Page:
The man walked with a stiff gait. If she squinted and deliberately unfocused her eyes, he became a zombie, rocking from side to side with locked knees as he staggered toward her.
Lisa passed him every morning, walking before dawn on the footpath alongside the beach. His skin was ruddy and he wore a gray hoodie beneath a green and black plaid flannel shirt. His eyes were wide, unblinking, and his mouth expressionless. His vacant look terrified her.
She held her breath when he passed by.
The first few times, she’d smiled. Once or twice after that, she’d said good morning. That was before she realized he always wore the same shirt, the same hoodie, and the same frozen expression, edged with terror. He didn’t appear to recognize she’d acknowledged him. He didn’t speak, and he didn’t move his lips into anything resembling a smile. He looked directly into her eyes, not blinking.
Lisa stopped offering a greeting. She tried to look away, but it was difficult to avoid that stare. His eyes bored into her. She began to imagine he wanted her to know something, but she had no idea what that might be.
Why didn’t he speak? Why didn’t he blink? Cold wind swept across the beach and twisted around them, pulling their eyes toward each other. Enough pre-dawn light bathed the sky to show his eyes were dark brown.
Some days, she wanted to run in the opposite direction. Other times she wanted to steer a wide path to avoid those eyes, blazing with hatred, maybe. Malice, maybe. He was waiting for the day when no one else was walking. Inside his pocket, clutched in his fist, always hidden from view, was a knife. She was sure of it.
Choosing another route meant giving up the pleasure of crashing waves, the sun rising over the cliffs with splashes of pink and orange on cloud-streaked mornings, or pale blinding yellow on clear days.
At work, she complained to her officemate. “He gives me the creeps. That staring.”
“Stare back at him.”
“It seems as if he wants something from me.”
“Maybe he wants you to stop staring at him.”
“If he wanted to hurt you, he’d have done it by now.”
“I don’t think he moves that well. I could outrun him in a heartbeat.”
“Then what are you worried about?”
“He stares at me.”
“You mentioned that.”
If you hadn’t seen it, you couldn’t image the shine in those dark eyes, the enlarged, terrified pupils. His lips were rigid and lurid red.
Why wouldn’t he stop staring at her? Through her? Past her? She wanted to keep her gaze on something else, but it was drawn back to his as surely as a fisherman reeled a line in from the surf to take hold of his catch. His eyes were sharp hooks, drawing hers inexorably to his.
After a while, she began pressing her lips upward ever so slightly, if only to ease the tension — a whisper of a smile. It was absurd to greet someone who gave nothing in return but a hard, terrifying stare. He began to creep into her dreams. Seeing him on the path from a distance filled her with growing dread. She didn’t breathe easily until they’d passed each other.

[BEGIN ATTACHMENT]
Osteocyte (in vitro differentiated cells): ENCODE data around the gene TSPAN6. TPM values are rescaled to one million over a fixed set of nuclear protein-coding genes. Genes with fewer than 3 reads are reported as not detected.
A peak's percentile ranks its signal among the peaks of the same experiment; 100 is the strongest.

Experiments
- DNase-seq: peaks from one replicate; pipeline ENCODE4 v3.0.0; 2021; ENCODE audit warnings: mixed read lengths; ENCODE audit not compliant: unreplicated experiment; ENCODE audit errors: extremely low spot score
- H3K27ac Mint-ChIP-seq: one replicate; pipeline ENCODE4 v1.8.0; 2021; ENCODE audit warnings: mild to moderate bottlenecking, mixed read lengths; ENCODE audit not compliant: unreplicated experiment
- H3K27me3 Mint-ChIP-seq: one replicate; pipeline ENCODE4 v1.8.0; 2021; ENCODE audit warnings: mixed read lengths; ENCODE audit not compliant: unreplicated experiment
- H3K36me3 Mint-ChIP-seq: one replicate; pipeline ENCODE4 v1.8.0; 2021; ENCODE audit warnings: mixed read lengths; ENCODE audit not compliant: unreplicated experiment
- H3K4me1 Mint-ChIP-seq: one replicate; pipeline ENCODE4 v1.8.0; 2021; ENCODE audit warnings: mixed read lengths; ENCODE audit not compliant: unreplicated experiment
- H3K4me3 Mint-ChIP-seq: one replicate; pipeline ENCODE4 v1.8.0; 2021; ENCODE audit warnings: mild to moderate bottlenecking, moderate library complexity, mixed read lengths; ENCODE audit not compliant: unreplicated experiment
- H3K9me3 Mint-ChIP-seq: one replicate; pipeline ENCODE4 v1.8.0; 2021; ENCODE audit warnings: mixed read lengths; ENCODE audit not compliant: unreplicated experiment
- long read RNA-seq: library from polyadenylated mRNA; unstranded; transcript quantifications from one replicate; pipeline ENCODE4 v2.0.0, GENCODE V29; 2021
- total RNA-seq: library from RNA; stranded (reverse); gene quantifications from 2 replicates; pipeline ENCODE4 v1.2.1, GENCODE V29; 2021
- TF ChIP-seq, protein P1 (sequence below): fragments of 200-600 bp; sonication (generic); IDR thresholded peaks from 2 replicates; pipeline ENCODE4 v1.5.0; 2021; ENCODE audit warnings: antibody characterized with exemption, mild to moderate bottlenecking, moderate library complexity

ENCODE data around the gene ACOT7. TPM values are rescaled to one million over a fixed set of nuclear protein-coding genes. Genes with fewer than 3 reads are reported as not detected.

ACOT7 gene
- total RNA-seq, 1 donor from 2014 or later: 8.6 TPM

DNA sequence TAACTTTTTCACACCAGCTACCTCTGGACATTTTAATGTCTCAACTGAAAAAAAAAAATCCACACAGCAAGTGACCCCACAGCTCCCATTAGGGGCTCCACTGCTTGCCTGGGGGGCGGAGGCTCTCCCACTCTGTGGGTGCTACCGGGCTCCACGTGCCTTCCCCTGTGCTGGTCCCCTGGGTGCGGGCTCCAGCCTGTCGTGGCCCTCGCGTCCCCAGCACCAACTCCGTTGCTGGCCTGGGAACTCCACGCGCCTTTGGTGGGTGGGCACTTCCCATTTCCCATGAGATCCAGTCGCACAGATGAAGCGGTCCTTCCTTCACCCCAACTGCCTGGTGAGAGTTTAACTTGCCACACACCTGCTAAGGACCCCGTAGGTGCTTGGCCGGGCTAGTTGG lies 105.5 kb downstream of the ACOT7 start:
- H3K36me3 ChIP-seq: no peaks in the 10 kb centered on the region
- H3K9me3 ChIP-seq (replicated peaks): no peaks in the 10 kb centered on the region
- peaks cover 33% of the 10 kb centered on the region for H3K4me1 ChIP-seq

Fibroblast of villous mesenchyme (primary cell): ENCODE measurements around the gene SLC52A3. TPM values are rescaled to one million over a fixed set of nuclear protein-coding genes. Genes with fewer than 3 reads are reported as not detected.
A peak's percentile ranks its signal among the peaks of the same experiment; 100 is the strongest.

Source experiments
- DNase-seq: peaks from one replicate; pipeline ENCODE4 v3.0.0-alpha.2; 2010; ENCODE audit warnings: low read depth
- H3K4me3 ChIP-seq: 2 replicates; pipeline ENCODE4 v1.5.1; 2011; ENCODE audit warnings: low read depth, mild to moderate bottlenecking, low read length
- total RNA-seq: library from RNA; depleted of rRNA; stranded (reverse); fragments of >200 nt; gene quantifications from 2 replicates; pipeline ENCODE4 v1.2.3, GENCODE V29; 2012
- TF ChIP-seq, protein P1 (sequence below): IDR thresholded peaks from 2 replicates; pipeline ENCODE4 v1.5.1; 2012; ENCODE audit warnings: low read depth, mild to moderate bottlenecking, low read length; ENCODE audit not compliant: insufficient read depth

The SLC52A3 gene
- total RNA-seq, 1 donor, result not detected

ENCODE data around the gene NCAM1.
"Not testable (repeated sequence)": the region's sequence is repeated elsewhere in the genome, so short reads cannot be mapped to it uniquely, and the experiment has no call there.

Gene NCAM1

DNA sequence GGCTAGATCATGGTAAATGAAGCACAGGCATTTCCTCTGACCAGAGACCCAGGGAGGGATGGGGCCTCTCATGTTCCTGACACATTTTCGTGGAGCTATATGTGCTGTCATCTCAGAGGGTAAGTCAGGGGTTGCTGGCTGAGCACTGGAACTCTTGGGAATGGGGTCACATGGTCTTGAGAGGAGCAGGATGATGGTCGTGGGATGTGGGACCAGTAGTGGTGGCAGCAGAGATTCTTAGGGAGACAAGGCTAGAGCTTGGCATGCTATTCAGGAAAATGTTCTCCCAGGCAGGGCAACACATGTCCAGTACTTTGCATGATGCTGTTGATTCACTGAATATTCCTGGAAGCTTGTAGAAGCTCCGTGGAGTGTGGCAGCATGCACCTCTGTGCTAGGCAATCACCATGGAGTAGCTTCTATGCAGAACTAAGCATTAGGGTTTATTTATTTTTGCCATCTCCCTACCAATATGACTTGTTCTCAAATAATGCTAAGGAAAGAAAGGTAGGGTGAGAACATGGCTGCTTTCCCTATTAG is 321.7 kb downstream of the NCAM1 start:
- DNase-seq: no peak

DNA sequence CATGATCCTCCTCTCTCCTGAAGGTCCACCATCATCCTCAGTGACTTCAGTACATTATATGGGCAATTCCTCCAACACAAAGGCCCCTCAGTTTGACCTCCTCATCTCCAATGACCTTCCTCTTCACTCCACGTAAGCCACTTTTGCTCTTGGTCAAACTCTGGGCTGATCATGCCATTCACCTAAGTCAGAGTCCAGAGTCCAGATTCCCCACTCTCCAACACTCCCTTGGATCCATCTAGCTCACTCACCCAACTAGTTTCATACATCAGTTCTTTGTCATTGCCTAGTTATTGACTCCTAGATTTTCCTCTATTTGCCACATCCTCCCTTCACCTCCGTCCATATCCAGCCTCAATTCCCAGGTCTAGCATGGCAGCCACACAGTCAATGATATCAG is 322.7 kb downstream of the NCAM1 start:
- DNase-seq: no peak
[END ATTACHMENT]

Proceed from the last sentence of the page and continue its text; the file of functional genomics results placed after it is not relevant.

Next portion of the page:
Now, the sun was just cresting the cliff. She started up the slight incline as he was lurching down. She stepped into his path and put out her hand. He tried to move around her. He teetered for a moment and regained his balance. “What do you want?” Her voice was too loud.
He stared at her.
A woman sitting on the bench at the top of the incline stood. She called out — “What are you doing?” She walked down the slope and took the man’s arm. “Why are you harassing my father?”
“Leave him alone.”
“He stares at me. I don’t like it.” Lisa felt petty.
The woman clutched the man’s upper arm more tightly. “He’s had a stroke.”
“Oh,” Lisa said. “Oh, I…”
“He can’t speak. He can’t move his facial muscles. He has a right to be here.”
“I didn’t say he didn’t.”
“You’re upsetting him.”
The man stared at her. A tremor fluttered across the skin beneath his left eye but he didn’t blink.
“I’m sorry. I didn’t know. He must be frightened, not knowing what will happen.”
The woman glared at her, a look not unlike her father’s. “What are you saying?”
“To be locked inside your head until you die,” Lisa said.
“He’s not locked inside his head.”
“You said he can’t speak.”
“We’re very close, I know how he thinks.”
Lisa smiled, suddenly tired of the conversation.
“You shouldn’t assume you know things about people,” the woman said.
“I said I was sorry.”
Behind her, the sun had come up. The clouds to the west were pink beside the pale blue, as if the sky were blushing. “I guess we shouldn’t talk about him as if he’s not here.”
“He’s fine,” the woman said. “He’s amazing, really. He has no fear of what will happen after.”
Lisa looked at the man’s face. She stepped to the side. “I’m sorry I drew the wrong conclusion. I’m very sorry. For everything.”
“He likes to walk by the beach.” The woman returned to the bench and pulled her mobile phone out of her pocket.
Lisa smiled at the man. The tremor beneath his eye throbbed. She shivered.
The woman didn’t know what was inside of him at all. No matter how close they’d reportedly been. His immobilized lips, his unblinking eyes, the slack skin on his jaw revealed absolute terror. His whole life, past and future, were trapped inside his skull.
Then, as she watched his face, she saw he wasn’t staring at her after all. He didn’t care what expression he presented to the world. He wasn’t concerned with what others perceived. He was gazing at something beyond.